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Uncle Orson Reviews Everything
November 19, 2001

First appeared in print in The Rhinoceros Times, Greensboro, NC.

Holiday Shows You Don't Want to Miss

The Holiday season is the busiest time of year.

All that shopping. All those office parties and school programs.

Sending out Christmas cards. Waiting in lines at the post office.

Trying to get through the traffic at Friendly Center. Trying to find a parking place at Four Seasons.

Trying to find out which station, if any, is going to show the old Laurel and Hardy "March of the Wooden Soldiers."

Trying to figure out how in the world "Wizard of Oz" became a Christmas movie.

Well, believe it or not, there are a few public events this holiday season that you ought to make time for. Gather up the family. Get out of the house together. Go and watch a show.

First, if you haven't gone to see "Black Nativity" at the Paul Robeson theater at A&T, don't let another year pass by. I've been three times in the past five years, and it's been marvelous every time.

The first half of the show is a retelling of the Christmas story. The second half of the show is an enactment of a traditional Christmas service at a Black church. Both parts of the show draw upon almost every musical tradition in African-American culture, and by the end of the evening you begin to realize that when you say "American music" it's hard to think of any part of it that doesn't have at least some Black roots.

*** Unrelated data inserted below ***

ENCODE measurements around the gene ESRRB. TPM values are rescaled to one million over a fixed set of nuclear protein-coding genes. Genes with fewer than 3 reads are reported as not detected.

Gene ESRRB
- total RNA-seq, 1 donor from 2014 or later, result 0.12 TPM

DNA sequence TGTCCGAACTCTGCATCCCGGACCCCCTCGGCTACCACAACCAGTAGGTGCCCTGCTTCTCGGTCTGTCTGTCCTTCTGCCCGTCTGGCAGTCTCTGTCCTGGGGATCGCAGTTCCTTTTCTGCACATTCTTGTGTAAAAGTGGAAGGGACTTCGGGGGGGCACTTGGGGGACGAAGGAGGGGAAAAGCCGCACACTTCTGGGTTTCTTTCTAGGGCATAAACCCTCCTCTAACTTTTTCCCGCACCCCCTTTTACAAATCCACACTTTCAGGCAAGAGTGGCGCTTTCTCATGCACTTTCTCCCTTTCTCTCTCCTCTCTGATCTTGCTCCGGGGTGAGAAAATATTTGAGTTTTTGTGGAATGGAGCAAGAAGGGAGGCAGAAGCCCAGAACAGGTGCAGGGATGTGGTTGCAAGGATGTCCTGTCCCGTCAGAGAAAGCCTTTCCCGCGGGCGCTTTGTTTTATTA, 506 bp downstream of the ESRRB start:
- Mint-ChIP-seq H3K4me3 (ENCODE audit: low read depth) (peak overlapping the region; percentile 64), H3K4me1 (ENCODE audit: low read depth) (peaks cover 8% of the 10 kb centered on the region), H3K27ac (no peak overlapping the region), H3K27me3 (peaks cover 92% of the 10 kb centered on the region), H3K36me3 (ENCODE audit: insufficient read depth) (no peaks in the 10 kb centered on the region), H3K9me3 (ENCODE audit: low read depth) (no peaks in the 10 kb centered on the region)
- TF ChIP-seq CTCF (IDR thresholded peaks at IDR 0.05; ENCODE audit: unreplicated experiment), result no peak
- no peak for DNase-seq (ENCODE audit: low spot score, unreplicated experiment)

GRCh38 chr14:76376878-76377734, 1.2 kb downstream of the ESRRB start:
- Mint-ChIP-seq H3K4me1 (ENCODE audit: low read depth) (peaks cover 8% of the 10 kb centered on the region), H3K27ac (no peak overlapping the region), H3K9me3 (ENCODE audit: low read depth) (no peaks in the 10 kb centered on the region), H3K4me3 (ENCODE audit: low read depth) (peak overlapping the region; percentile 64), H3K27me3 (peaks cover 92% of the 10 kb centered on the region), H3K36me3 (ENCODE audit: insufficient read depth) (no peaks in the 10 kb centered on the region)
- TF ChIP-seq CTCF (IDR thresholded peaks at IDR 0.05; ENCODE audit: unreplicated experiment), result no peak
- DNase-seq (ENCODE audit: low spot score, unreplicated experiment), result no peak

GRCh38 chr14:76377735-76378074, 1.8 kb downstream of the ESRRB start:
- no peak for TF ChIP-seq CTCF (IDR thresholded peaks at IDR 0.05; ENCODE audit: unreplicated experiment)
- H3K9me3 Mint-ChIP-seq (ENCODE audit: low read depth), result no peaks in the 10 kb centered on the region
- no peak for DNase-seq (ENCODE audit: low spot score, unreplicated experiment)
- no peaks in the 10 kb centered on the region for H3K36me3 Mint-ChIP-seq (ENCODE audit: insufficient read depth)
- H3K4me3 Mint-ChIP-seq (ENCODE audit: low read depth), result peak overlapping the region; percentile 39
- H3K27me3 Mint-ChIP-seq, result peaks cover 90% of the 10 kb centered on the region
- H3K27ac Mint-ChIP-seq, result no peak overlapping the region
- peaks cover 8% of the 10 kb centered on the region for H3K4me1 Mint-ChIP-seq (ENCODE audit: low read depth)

Most performers are A&T students, but some longtime participants come from the community at large. They're marvelously talented, and the singing and dancing and acting -- not to mention the band that accompanies them -- are superb.

If, like me, you are of the Caucasian persuasion, you might assume that a show called "Black Nativity" is not for you. That is simply not so.

On the contrary, this is a celebration of the birth of Christ and of the Christian tradition in African-American culture. You will see no performance this holiday season that is more fervent and passionate and moving than this one. The celebration of Christ has no racial boundaries, and my experience is that when I'm part of that audience, I'm among fellow Christians.

And even if you're not Christian, you're still welcome there for one of the best performances of any kind that Greensboro has to offer.

Evening performances of "Black Nativity" are at 8 pm on 29 and 30 Nov. and 1 and 3 Dec., and matinees are at 3 pm on 1 and 2 Dec. The Paul Robeson Theater's box office number is 334-7519. Get your tickets now. This show fills the house.

The next show you shouldn't miss is the Greensboro Oratorio's performance of "The Messiah."

What, you have six different performances of Handel's masterwork on cd? So do I. (My favorite: The Robert Shaw version.)

But there's something about hearing it live. There are no stereo speakers so big and powerful that they can match the experience of being in a hall where the singers are actually producing the sound in that very moment.

I'd be singing in it myself this year, if only I hadn't caught a miserable cold that took the top five notes off my range. (I suppose I could have sung bass, but once you've sung the tenor part, there's no going back.) So maybe that's a plus -- this year you can hear it without having to hear me.